Fall of the Leafe - Aerolithe Review by Gary Hill When you talk about hard-edged neo-prog the easy approach is to compare it to Dream Theater. Well, there are moments here that do call to mind that band a bit, but really that influence is understated and pretty minor. More
Far Corner - Far Corner Review by Josh Turner This is unbelievably accessible for avant-garde. As far as instrumental music goes, it's as catchy and experimental as Kopecky. More
Farflung - A Wound in Eternity Review by Gary Hill I should start with a few words about the inclusion of this review in the progressive rock section. Most people consider space rock to be a sub-genre within progressive rock. More
Farpoint - First Light Review by Josh Turner There is a lot of debate over what may or may not be progressive rock. Farpoint would be a great place to start for anyone who might be wondering. More
Farpoint - Grace Review by Josh Turner The album is equal to the debut, but not entirely equivalent. The music is booming and bombastic in this release. More
Ferris Mudd - Ferris Mudd Review by Bill Knispel Ferris Mudd (the band) is a trio hailing from Alabama. Comprised of Steve Richard (lead vocals, lead guitar, guitar synth, acoustic guitar), Danny Dicus (bass, acoustic guitar, keyboards, backing vocals), and Lester Meredith (drums, percussion, keyboards, acoustic guitar, backing vocals), the band writes and performs progressive rock with a heavy melodic emphasis. More
Fish - Internal Exile Review by Gary Hill The lineup on this album is Fish(Derek W. Dick), Mickey Simmonds, Robin Boult, Frank Usher, David Paton, Ethan Johns, Ted McKenna and assorted side-musicians. Internal Exile was released in 1992.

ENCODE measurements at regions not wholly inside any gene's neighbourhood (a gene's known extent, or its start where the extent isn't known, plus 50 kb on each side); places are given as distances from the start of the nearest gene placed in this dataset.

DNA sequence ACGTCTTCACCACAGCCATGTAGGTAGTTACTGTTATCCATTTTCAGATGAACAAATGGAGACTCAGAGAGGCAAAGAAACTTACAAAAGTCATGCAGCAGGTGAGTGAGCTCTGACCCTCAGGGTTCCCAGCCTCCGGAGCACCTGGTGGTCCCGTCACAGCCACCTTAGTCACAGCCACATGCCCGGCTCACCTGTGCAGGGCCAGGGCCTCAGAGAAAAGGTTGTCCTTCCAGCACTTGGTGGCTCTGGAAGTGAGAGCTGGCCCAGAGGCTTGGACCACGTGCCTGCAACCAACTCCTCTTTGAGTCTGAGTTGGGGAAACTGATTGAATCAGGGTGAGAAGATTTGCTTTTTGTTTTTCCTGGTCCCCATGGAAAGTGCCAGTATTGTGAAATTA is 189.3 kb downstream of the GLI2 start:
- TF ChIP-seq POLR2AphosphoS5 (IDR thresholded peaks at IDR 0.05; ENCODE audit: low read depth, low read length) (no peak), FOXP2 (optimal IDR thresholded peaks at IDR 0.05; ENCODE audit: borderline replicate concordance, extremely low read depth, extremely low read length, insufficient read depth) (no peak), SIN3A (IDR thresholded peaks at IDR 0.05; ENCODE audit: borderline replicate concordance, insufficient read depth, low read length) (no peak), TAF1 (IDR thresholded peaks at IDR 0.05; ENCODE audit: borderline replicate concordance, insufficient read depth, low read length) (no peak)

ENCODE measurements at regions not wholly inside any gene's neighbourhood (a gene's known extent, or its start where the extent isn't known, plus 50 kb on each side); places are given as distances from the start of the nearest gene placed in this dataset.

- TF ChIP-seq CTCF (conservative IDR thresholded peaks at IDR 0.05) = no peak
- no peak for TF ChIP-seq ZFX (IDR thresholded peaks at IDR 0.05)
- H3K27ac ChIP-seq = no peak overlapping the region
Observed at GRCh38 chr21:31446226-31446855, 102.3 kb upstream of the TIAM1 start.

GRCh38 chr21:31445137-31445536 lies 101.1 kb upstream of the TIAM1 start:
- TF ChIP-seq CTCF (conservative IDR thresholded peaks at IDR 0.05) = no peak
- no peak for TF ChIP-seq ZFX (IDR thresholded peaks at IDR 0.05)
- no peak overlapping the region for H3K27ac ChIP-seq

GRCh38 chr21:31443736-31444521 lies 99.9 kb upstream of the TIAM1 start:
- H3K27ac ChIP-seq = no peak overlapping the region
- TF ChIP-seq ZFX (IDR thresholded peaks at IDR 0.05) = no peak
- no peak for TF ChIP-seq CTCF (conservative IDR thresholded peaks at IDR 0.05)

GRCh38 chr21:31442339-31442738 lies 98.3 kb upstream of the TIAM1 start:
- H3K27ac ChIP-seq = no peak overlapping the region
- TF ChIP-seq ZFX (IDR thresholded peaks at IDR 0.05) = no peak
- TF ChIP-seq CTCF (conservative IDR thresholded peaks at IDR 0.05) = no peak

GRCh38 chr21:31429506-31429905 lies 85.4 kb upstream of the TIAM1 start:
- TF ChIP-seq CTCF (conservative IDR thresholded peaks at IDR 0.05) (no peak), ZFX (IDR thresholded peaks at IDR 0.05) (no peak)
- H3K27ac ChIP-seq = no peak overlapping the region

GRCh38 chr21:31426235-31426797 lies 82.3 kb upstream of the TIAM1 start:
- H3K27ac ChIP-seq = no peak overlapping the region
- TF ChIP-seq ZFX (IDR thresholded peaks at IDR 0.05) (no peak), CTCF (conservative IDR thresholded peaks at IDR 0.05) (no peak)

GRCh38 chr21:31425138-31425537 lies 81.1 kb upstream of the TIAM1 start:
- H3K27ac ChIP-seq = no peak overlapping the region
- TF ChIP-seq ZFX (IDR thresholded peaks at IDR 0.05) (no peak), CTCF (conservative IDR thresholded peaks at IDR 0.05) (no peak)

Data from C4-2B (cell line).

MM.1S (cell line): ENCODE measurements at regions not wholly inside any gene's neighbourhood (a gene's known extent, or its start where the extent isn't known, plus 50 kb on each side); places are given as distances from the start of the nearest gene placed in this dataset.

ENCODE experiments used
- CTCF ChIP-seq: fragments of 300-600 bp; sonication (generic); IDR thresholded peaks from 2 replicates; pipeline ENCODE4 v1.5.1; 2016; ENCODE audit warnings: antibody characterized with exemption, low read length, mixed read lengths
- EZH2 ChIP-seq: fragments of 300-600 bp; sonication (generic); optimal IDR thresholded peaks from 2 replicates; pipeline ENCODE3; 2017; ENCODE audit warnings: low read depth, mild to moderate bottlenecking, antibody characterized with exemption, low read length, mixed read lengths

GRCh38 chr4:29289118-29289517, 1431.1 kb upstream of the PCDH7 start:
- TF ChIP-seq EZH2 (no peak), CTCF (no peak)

Fish - Field of Crows Review by Steve Alspach Scotland's favorite 6'5" singer (well, how many are there, really?) returned in 2003 with a new CD. Using the figure of the crow as a thematic center to the album, there is a unity to many of the songs in this CD. More
Fish - Raingods With Zippos Review by Gary Hill While moving in fresh and original directions, this album also captures some of the magic of Fish`s former band Marillion. It seems to take progressive rock to another stage, utilizing much of the magic and beauty of the format, while bringing a new accessibility to the style.
Fish - Yang Review by Gary Hill Part of a 2 CD combination of "Yin" and "Yang", this disc is a collection of Fish rarities and alternate takes. The reworks of Marillion tracks are some of the highlights of the album, but really it is all quite interesting. More
Fish - Yin Review by Gary Hill Along with the companion CD "Yang", this album contains many rarities, reworkings ad other items of interest from Fish's career. This one is especially noteable because of the appearance of Steve Howe (Fish's take on "Time and a Word") and the Sensational Alex Harvey Band ("Boston Tea Party"). More
Fish - 13th Star Review by Gary Hill I first became a fan of Fish in his Marillion days. For my money the CD’s that group released when he was the front man were the best of their career. More
Josh Fix - Free At Last Review by Gary Hill On the one hand this is some killer pop rock. On the other hand it’s progressive rock in the same way that Queen was progressive rock. More
Flash - Flash Review by Gary Hill This was the first studio album from Peter Banks’ post Yes band Flash.
Flash - In The Can Review by Gary Hill The second album from Peter Banks’ first post Yes band, this one finds the group producing some of the best material. More
Pamela Fleming - Fearless Dreamer Review by Gary Hill Essentially a jazz album, this work does include influences of prog rock and more pop oriented music. The disc is a very enjoyable listen and features some fine musicianship from all of the players. More
Pamela Fleming - and Fearless Dreamer - Climb Review by Gary Hill Pam Fleming's second CD, Climb continues with the progressive rock rooted firmly in jazz fashion that her first disc presented. The disc is a fairly sedate one, but a definite winner. More
The Flower Kings - The Sum of No Evil Review by Josh Turner When I receive a Flower Kings’ album, it’s a personal event of the utmost importance. The only problem is finding a long-enough lunch, a shady tree to idle under, or a stretch of asphalt that’s sufficiently-straight.